RISHARD MATTHEWS - Matthews posted career-high numbers in 2015 with 43 receptions, 662 yards, and four touchdowns. Matthews missed five games with injuries and competed with Jarvis Landry, DeVante Parker, and Kenny Stills for targets in the passing game. Matthews is only 26-years- old, would probably only command around three-to-four million dollars on average annual value (for example: a three year contract at nine million dollars would have an average annual value [AAV] of three million dollars). Plus, the Patriots are an annual Super Bowl contender, which many players are looking for preferably. Matthews could definitely slot in as the Patriots #2 wide receiver opposite Julian Edelman and play in the short, intermediate, and long game.
ANQUAN BOLDIN - Boldin is a free agent after playing with the 49ers the past few seasons out in San Francisco. At Boldin's age (35), it's hard to envision him going back to a team with a new head coach, offensive coordinator and possibly a new quarterback. Boldin would likely want to play on a contender for a shot at one more Super Bowl ring after winning one with the Ravens (in the 2012-2013 season) and the Patriots looks to be a location that would fit him perfectly. He still proved to have some fuel left in the tank after a stat line of 69 receptions, 789 yards, and four touchdowns. He also only had four drops all season (thanks to ProFootballFocus.com for that stat) and played in all 16 games two out of the past three seasons. Boldin would probably be best on a one to two year deal with an AAV of four million or five million, and could be a great veteran weapon for Tom Brady in the intermediate and occasional deep game.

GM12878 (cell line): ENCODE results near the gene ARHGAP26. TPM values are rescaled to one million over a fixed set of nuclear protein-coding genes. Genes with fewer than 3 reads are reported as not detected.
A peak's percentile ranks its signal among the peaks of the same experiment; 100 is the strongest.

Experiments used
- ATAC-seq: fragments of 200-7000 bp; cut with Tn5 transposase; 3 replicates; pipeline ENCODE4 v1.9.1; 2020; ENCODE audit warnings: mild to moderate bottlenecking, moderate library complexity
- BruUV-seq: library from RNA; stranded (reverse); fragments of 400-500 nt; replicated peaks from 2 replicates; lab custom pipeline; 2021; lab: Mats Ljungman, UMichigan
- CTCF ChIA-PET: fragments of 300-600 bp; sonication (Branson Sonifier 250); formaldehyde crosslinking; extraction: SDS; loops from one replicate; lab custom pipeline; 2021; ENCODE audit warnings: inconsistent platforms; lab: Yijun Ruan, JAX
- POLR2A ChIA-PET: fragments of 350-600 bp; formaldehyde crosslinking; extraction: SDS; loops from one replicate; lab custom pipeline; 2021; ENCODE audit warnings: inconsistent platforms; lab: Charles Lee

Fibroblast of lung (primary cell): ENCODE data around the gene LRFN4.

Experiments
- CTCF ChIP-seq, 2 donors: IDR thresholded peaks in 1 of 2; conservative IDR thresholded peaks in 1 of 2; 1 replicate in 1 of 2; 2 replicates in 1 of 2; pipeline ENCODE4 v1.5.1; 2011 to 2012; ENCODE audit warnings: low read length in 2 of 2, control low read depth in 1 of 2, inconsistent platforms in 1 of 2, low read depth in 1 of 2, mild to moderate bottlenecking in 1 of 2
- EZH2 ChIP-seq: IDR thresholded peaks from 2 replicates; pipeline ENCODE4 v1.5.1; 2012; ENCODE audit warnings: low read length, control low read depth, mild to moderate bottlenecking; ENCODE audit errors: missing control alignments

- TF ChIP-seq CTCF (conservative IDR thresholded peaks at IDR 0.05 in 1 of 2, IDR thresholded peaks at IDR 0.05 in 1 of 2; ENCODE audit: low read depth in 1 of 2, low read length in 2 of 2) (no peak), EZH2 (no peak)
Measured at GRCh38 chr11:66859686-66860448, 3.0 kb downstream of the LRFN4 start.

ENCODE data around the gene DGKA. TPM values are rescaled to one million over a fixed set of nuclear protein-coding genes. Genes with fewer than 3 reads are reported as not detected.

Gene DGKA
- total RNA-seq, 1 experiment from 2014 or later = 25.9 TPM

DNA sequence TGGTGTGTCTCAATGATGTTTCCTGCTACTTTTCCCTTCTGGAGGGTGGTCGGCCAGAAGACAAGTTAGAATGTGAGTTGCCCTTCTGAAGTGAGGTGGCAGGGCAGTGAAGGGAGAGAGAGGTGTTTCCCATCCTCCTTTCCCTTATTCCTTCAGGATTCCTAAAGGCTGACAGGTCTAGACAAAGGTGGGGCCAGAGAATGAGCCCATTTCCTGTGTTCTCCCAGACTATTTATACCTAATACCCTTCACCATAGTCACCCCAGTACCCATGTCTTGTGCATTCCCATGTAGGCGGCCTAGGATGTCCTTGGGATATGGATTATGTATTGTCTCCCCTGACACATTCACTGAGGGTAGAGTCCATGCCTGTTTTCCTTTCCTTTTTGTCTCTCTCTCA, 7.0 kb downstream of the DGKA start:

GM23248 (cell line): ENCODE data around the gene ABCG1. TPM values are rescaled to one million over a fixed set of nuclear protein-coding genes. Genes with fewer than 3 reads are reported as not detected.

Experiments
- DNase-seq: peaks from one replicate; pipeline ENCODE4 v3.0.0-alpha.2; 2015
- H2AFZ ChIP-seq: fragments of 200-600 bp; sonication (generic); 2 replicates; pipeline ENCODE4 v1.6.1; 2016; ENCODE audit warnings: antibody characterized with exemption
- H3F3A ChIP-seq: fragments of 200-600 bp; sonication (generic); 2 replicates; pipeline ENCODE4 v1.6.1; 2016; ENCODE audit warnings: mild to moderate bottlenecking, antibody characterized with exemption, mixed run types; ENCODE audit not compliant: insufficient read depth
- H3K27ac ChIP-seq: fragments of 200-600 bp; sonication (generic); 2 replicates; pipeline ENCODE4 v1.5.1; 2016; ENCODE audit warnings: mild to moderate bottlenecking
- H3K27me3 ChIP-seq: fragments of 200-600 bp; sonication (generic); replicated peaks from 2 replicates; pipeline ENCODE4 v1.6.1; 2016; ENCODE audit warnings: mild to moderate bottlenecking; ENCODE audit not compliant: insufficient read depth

MARVIN JONES - Arguably the top wide receiver available in free agency, Marvin Jones could help the Patriots in a big way. He is a deep threat with ability to make plays after the catch, as well who has much better hands than Brandon LaFell. The only problem is how much money he is worth and what he will be looking for. A team desperate enough that views him as the best wide receiver in free agency could easily fork over seven to eight million dollars in AAV over four to five years. That would probably be too rich for the Patriots. It might be wishful thinking that Jones might be interested in lowering his price tag a small amount to join a contender, but it could happen. Jones would have the chance to be the #2 wide receiver in an offense that includes Julian Edelman, Rob Gronkowski, and of course, Tom Brady. Jones could end up being too rich for the Patriots' blood in the end, but I'm sure that won't stop them from talking to him & his agent regardless.
JERMAINE KEARSE - The last free agent wide receiver that the Patriots should look into is Jermaine Kearse. He is coming off a career year. 49 receptions, 685 yards, and five touchdowns, has only missed one game in the past three seasons, and is only 26. He has the ability to win contested situations one-on-one and has been, for the most part, underutilized in an offense based heavily on the run. Per spotrac.com, Kearse's market value is around four years & 19 million dollars, which would put his AAV at around a little less than four and a half million dollars. It is not a huge price tag, but still a pretty solid investment. Considering how needy the Patriots are and that Kearse is still young & has no injury concerns, this definitely feels like a Patriots move.
What do you think? Should the Patriots try and go after a wide receiver in the draft? Should they go after another free agent wide receiver? Should they do nothing at all? Leave your thoughts below and/or let me know on Twitter!